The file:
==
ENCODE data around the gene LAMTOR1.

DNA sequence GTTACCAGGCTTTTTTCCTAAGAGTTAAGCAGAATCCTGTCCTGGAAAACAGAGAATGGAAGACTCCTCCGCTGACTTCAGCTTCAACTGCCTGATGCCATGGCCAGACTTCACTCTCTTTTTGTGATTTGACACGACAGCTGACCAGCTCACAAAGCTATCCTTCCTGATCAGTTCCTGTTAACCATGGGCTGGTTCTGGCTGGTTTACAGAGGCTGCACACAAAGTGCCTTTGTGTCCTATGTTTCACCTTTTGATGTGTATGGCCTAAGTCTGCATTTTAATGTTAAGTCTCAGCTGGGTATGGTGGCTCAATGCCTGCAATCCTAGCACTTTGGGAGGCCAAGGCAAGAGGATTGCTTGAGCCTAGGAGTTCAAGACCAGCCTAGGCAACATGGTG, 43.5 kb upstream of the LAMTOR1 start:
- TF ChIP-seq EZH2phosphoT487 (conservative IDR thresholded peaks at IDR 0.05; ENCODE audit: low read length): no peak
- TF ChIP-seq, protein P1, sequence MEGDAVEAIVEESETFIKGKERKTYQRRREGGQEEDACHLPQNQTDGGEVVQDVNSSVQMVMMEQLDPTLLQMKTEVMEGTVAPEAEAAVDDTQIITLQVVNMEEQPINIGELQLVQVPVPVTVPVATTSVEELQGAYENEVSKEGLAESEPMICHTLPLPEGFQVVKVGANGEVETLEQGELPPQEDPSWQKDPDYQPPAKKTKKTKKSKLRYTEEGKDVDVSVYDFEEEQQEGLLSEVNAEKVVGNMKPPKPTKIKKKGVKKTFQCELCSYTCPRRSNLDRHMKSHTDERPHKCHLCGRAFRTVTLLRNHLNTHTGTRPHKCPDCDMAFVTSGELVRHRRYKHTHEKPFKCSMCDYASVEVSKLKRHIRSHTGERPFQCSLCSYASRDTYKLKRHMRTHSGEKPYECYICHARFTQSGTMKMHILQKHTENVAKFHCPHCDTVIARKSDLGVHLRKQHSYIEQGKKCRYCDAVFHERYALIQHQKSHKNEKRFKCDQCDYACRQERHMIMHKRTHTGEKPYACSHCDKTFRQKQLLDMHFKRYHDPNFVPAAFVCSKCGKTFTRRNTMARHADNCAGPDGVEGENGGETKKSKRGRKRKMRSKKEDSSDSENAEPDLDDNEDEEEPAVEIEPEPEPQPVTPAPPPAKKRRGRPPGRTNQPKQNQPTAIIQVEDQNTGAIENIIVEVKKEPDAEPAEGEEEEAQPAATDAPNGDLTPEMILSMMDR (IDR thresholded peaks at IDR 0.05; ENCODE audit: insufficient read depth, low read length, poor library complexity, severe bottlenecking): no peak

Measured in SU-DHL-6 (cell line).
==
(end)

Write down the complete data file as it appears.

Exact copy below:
ENCODE data around the gene LAMTOR1.

DNA sequence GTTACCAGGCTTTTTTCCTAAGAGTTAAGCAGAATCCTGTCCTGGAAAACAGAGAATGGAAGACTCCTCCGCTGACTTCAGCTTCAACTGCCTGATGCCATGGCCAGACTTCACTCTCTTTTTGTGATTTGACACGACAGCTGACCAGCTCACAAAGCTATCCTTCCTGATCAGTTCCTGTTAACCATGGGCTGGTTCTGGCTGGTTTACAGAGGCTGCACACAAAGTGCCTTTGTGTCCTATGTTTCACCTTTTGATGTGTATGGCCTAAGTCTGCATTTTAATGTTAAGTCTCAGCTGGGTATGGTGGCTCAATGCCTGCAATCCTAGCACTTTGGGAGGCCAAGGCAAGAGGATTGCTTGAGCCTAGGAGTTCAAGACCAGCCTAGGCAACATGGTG, 43.5 kb upstream of the LAMTOR1 start:
- TF ChIP-seq EZH2phosphoT487 (conservative IDR thresholded peaks at IDR 0.05; ENCODE audit: low read length): no peak
- TF ChIP-seq, protein P1, sequence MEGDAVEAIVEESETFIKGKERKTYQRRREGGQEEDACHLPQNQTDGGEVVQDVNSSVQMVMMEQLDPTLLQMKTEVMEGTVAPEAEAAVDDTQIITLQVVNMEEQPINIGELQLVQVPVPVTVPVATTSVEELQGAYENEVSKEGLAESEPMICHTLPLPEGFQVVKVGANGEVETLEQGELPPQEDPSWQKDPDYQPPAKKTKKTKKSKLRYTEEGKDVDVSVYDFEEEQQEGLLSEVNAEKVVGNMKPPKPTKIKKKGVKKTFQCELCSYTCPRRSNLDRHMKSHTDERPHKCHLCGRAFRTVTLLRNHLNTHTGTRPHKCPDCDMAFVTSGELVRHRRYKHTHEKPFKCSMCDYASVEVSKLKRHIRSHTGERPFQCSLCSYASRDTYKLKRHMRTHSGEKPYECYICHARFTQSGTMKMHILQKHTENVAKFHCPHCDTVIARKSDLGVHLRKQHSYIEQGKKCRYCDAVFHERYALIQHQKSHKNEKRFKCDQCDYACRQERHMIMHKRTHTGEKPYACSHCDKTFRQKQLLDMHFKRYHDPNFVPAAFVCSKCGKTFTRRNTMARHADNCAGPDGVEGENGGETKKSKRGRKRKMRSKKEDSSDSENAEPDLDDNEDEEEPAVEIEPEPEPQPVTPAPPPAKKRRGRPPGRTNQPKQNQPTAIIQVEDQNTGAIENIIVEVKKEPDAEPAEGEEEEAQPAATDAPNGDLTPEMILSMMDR (IDR thresholded peaks at IDR 0.05; ENCODE audit: insufficient read depth, low read length, poor library complexity, severe bottlenecking): no peak

Measured in SU-DHL-6 (cell line).